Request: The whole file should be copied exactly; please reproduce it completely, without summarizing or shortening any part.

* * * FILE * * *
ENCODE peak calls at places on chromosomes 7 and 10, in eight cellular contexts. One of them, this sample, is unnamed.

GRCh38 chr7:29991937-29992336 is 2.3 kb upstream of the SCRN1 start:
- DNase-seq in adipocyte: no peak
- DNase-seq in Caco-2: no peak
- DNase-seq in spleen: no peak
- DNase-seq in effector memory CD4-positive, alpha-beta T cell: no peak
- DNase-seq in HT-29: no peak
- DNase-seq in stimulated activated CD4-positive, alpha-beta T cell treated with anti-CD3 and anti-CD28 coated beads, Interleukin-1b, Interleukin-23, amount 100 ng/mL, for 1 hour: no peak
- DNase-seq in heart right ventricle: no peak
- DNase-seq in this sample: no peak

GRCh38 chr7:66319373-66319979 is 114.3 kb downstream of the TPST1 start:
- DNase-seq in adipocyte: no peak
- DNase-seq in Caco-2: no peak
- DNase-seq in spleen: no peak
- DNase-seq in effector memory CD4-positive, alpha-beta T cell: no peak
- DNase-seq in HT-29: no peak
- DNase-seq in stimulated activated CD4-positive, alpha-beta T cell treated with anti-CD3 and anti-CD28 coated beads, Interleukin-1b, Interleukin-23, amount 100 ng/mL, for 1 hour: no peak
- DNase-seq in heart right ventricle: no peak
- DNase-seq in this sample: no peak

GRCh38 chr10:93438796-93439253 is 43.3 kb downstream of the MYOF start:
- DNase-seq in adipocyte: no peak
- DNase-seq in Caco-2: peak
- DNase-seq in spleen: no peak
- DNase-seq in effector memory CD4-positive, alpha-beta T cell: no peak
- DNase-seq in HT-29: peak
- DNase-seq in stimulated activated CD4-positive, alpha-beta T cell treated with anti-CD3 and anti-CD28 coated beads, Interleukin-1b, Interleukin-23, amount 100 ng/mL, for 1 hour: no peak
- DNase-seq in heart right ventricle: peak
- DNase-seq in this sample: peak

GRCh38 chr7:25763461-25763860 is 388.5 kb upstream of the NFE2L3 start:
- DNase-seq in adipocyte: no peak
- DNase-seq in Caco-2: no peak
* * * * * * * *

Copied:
ENCODE peak calls at places on chromosomes 7 and 10, in eight cellular contexts. One of them, this sample, is unnamed.

GRCh38 chr7:29991937-29992336 is 2.3 kb upstream of the SCRN1 start:
- DNase-seq in adipocyte: no peak
- DNase-seq in Caco-2: no peak
- DNase-seq in spleen: no peak
- DNase-seq in effector memory CD4-positive, alpha-beta T cell: no peak
- DNase-seq in HT-29: no peak
- DNase-seq in stimulated activated CD4-positive, alpha-beta T cell treated with anti-CD3 and anti-CD28 coated beads, Interleukin-1b, Interleukin-23, amount 100 ng/mL, for 1 hour: no peak
- DNase-seq in heart right ventricle: no peak
- DNase-seq in this sample: no peak

GRCh38 chr7:66319373-66319979 is 114.3 kb downstream of the TPST1 start:
- DNase-seq in adipocyte: no peak
- DNase-seq in Caco-2: no peak
- DNase-seq in spleen: no peak
- DNase-seq in effector memory CD4-positive, alpha-beta T cell: no peak
- DNase-seq in HT-29: no peak
- DNase-seq in stimulated activated CD4-positive, alpha-beta T cell treated with anti-CD3 and anti-CD28 coated beads, Interleukin-1b, Interleukin-23, amount 100 ng/mL, for 1 hour: no peak
- DNase-seq in heart right ventricle: no peak
- DNase-seq in this sample: no peak

GRCh38 chr10:93438796-93439253 is 43.3 kb downstream of the MYOF start:
- DNase-seq in adipocyte: no peak
- DNase-seq in Caco-2: peak
- DNase-seq in spleen: no peak
- DNase-seq in effector memory CD4-positive, alpha-beta T cell: no peak
- DNase-seq in HT-29: peak
- DNase-seq in stimulated activated CD4-positive, alpha-beta T cell treated with anti-CD3 and anti-CD28 coated beads, Interleukin-1b, Interleukin-23, amount 100 ng/mL, for 1 hour: no peak
- DNase-seq in heart right ventricle: peak
- DNase-seq in this sample: peak

GRCh38 chr7:25763461-25763860 is 388.5 kb upstream of the NFE2L3 start:
- DNase-seq in adipocyte: no peak
- DNase-seq in Caco-2: no peak